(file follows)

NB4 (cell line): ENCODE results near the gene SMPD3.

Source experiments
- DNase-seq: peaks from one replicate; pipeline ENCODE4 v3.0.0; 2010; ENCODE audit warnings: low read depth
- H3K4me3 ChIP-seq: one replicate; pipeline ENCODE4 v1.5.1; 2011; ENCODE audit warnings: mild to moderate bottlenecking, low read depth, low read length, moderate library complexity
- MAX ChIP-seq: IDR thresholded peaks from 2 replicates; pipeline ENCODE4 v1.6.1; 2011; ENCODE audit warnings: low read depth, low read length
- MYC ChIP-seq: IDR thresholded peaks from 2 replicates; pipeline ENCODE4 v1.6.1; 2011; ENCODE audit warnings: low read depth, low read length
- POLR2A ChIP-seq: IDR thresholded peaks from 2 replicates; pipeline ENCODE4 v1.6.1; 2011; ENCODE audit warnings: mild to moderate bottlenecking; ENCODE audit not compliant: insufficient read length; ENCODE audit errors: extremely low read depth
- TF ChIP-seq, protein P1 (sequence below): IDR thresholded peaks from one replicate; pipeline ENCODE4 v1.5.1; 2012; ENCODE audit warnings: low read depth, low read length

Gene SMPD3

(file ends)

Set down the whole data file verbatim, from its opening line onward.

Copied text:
NB4 (cell line): ENCODE results near the gene SMPD3.

Source experiments
- DNase-seq: peaks from one replicate; pipeline ENCODE4 v3.0.0; 2010; ENCODE audit warnings: low read depth
- H3K4me3 ChIP-seq: one replicate; pipeline ENCODE4 v1.5.1; 2011; ENCODE audit warnings: mild to moderate bottlenecking, low read depth, low read length, moderate library complexity
- MAX ChIP-seq: IDR thresholded peaks from 2 replicates; pipeline ENCODE4 v1.6.1; 2011; ENCODE audit warnings: low read depth, low read length
- MYC ChIP-seq: IDR thresholded peaks from 2 replicates; pipeline ENCODE4 v1.6.1; 2011; ENCODE audit warnings: low read depth, low read length
- POLR2A ChIP-seq: IDR thresholded peaks from 2 replicates; pipeline ENCODE4 v1.6.1; 2011; ENCODE audit warnings: mild to moderate bottlenecking; ENCODE audit not compliant: insufficient read length; ENCODE audit errors: extremely low read depth
- TF ChIP-seq, protein P1 (sequence below): IDR thresholded peaks from one replicate; pipeline ENCODE4 v1.5.1; 2012; ENCODE audit warnings: low read depth, low read length

Gene SMPD3